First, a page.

African swine fever (ASF) is a viral disease that causes severe bleeding and death in both wild and domestic pigs. It cannot make people sick and does not pose a risk to human health or food products. It spreads easily from sick pigs to healthy pigs.
ASF was first discovered in Kenya in 1921 and is now found in most of sub-Saharan Africa and some areas of West Africa. Currently it is also found in areas of Eastern Europe, Belgium, China, and Vietnam. It has never been found in the United States, Canada, Australia, or New Zealand.
There is no vaccine, treatment, or cure for ASF. Pigs that become sick with African Swine Fever may display the following:
- High fever
- Difficulty breathing
- Diarrhea (sometimes bloody)
- Discharge around the eyes
- Pregnancy loss, still births, and weak litters
- Reddening or darkening of the skin, particularly ears and snout
- Weakness and unwillingness to stand
However, many different diseases in pigs can cause these signs and you cannot tell if a sick pig has ASF just by looking at it. A laboratory test is needed to confirm if a pig is sick with ASF. Therefore anyone who suspects that a pig (or pigs) under their care has ASF should immediately contact a Federal or State Animal Health Official.
Information for Producers
The best way to protect your pigs from ASF is to implement good biosecurity measures on your farm. Learn more about biosecurity here.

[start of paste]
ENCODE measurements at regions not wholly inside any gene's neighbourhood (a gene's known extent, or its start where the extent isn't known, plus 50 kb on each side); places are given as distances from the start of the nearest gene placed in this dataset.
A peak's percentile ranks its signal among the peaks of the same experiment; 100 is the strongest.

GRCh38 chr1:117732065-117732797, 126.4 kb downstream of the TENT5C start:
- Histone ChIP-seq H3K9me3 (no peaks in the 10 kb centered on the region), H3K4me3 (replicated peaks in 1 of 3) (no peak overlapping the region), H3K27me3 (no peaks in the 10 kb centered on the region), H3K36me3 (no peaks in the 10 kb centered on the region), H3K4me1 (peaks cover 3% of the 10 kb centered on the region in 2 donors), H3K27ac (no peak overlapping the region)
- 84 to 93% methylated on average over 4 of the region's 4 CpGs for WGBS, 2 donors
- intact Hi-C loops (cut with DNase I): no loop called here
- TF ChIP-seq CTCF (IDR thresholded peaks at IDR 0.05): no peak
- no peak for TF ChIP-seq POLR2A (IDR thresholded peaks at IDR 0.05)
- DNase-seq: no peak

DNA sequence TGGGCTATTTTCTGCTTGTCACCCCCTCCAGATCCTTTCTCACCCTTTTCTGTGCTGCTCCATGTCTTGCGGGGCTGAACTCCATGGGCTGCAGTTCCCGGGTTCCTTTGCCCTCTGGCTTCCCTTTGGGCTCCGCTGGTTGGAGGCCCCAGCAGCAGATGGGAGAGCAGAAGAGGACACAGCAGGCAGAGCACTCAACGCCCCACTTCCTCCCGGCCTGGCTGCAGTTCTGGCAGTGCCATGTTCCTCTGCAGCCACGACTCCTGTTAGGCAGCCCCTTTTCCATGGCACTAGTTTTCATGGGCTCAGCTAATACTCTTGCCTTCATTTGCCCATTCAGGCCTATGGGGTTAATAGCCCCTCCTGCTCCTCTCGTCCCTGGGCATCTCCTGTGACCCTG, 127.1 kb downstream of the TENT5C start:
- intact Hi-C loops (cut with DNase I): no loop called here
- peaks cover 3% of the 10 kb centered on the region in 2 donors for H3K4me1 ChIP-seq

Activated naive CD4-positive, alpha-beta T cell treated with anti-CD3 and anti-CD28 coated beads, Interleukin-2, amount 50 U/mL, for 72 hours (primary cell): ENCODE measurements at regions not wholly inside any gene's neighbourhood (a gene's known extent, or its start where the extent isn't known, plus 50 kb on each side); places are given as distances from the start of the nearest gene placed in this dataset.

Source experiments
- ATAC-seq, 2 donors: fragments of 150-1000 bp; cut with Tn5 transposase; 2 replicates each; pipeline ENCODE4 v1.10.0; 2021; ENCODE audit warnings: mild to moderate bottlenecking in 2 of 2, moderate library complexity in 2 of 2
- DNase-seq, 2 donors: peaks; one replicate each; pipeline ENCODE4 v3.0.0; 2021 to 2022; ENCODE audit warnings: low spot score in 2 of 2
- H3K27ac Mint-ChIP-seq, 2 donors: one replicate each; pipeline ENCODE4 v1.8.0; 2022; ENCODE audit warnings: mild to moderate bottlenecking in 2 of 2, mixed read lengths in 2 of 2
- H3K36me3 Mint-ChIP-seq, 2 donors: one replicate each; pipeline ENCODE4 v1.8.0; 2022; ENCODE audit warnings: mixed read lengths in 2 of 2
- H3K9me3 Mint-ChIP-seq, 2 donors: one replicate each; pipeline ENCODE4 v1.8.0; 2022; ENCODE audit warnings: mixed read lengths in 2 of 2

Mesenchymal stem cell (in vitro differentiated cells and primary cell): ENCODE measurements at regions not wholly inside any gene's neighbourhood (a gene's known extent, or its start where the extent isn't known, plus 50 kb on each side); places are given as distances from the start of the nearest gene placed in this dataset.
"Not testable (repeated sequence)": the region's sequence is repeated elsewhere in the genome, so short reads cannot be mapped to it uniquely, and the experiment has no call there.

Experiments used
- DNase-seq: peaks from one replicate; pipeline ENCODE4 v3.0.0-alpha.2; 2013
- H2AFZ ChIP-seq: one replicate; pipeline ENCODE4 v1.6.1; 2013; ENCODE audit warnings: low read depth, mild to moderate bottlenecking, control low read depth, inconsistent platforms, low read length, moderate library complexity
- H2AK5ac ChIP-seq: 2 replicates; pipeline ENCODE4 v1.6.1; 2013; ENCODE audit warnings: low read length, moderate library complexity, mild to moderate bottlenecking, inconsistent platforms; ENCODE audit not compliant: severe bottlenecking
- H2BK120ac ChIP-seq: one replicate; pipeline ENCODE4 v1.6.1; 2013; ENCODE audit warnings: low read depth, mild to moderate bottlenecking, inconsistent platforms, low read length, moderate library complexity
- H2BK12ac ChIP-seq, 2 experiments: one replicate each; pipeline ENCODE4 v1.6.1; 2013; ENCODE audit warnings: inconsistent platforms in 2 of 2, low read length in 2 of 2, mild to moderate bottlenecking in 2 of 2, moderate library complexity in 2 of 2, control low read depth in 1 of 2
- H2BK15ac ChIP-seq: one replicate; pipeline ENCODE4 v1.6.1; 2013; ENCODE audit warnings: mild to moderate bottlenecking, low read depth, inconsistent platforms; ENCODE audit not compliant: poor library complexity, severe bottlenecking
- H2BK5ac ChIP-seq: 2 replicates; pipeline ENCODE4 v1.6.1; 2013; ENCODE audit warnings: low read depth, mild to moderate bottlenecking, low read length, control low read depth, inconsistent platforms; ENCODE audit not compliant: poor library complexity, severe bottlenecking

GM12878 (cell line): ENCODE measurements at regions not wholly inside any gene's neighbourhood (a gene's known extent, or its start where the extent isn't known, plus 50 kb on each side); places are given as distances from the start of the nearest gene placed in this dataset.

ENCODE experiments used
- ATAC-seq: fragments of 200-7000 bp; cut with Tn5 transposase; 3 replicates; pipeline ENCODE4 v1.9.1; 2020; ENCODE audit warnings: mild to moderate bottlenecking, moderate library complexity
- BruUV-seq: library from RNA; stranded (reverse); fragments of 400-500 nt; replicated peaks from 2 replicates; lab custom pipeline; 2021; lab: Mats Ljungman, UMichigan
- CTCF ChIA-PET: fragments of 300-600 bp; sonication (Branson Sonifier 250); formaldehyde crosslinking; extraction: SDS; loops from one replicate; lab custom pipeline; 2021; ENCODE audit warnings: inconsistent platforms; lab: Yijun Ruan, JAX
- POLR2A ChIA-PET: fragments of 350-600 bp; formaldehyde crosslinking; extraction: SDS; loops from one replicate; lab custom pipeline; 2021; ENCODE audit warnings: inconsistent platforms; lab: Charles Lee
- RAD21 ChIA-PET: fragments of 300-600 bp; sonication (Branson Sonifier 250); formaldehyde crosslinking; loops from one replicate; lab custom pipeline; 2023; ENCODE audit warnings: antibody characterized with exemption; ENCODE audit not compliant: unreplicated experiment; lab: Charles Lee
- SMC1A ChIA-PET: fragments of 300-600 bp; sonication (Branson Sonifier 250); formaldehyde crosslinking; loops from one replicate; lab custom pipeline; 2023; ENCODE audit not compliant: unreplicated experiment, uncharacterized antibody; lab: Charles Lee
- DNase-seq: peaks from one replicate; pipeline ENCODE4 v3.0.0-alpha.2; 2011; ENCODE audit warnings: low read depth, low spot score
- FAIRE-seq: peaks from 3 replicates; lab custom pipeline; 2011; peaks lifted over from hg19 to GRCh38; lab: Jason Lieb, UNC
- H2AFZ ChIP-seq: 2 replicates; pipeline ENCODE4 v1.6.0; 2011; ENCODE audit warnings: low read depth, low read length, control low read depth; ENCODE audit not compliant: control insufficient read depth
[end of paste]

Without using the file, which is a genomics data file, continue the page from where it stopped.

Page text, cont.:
- African Swine Fever Fast Facts (Center for Food Security and Public Health)
- African Swine Fever: What You Need to Know (National Pork Board)
- Resources to use in FAD preparations (National Pork Board)
- USDA African Swine Fever webpage
- Iowa Pork Industry Center (Iowa State University)
- Webinar: African Swine Fever: A Global Threat (Iowa Farm Bureau Federation)
- How to Organize Farm Records for an Outbreak Response
- IA ASF State Response Plan
- Draft Permit for Swine Moving from a Control Area to Slaughter
Information for Veterinarians
The Iowa Department of Agriculture and Land Stewardship (IDALS) and United States Department of Agriculture (USDA) both classify ASF as a reportable animal disease. Anyone within Iowa that knows of a pig with ASF, that was exposed to ASF, or is displaying clinical signs of ASF is legally required to promptly report it the State Veterinarian.
- African Swine Fever Technical Factsheet (Center for Food Security and Public Health)
- Disease images
- USDA African Swine Fever Response Plan: The Red Book
- World Organisation for Animal Health (OIE) African Swine Fever webpage
USDA ASF Action Week Webinar Recordings
- Monday, September 13 – Where ASF Exists and What’s at Stake
- Tuesday, September 14 - Steps the United States is Taking to Prevent and Prepare for ASF
- Wednesday, September 15 - ASF and the Benefits of Biosecurity
- Thursday, September 16 - What to Expect in an ASF Outbreak
- Friday, September 17 – ASF and the Feral Swine Factor